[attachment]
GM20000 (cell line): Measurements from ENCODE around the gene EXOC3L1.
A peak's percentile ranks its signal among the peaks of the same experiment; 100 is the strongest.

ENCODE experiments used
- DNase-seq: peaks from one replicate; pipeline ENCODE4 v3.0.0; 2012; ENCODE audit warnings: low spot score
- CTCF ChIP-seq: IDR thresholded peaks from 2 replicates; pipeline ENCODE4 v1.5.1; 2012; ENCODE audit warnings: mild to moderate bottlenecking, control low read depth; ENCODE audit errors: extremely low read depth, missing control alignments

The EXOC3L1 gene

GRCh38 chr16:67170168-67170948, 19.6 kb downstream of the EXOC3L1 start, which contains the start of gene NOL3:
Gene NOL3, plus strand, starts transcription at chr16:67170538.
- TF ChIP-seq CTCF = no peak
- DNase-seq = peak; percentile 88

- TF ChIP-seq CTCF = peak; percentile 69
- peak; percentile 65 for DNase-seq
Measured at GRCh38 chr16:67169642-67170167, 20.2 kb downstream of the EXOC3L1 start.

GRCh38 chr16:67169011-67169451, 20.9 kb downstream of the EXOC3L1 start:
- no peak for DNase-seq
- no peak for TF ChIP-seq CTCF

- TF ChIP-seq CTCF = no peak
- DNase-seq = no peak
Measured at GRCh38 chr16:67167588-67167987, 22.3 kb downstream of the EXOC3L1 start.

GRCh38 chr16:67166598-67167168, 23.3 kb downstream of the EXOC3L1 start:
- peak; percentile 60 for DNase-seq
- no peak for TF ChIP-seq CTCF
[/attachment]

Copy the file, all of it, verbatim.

GM20000 (cell line): Measurements from ENCODE around the gene EXOC3L1.
A peak's percentile ranks its signal among the peaks of the same experiment; 100 is the strongest.

ENCODE experiments used
- DNase-seq: peaks from one replicate; pipeline ENCODE4 v3.0.0; 2012; ENCODE audit warnings: low spot score
- CTCF ChIP-seq: IDR thresholded peaks from 2 replicates; pipeline ENCODE4 v1.5.1; 2012; ENCODE audit warnings: mild to moderate bottlenecking, control low read depth; ENCODE audit errors: extremely low read depth, missing control alignments

The EXOC3L1 gene

GRCh38 chr16:67170168-67170948, 19.6 kb downstream of the EXOC3L1 start, which contains the start of gene NOL3:
Gene NOL3, plus strand, starts transcription at chr16:67170538.
- TF ChIP-seq CTCF = no peak
- DNase-seq = peak; percentile 88

- TF ChIP-seq CTCF = peak; percentile 69
- peak; percentile 65 for DNase-seq
Measured at GRCh38 chr16:67169642-67170167, 20.2 kb downstream of the EXOC3L1 start.

GRCh38 chr16:67169011-67169451, 20.9 kb downstream of the EXOC3L1 start:
- no peak for DNase-seq
- no peak for TF ChIP-seq CTCF

- TF ChIP-seq CTCF = no peak
- DNase-seq = no peak
Measured at GRCh38 chr16:67167588-67167987, 22.3 kb downstream of the EXOC3L1 start.

GRCh38 chr16:67166598-67167168, 23.3 kb downstream of the EXOC3L1 start:
- peak; percentile 60 for DNase-seq
- no peak for TF ChIP-seq CTCF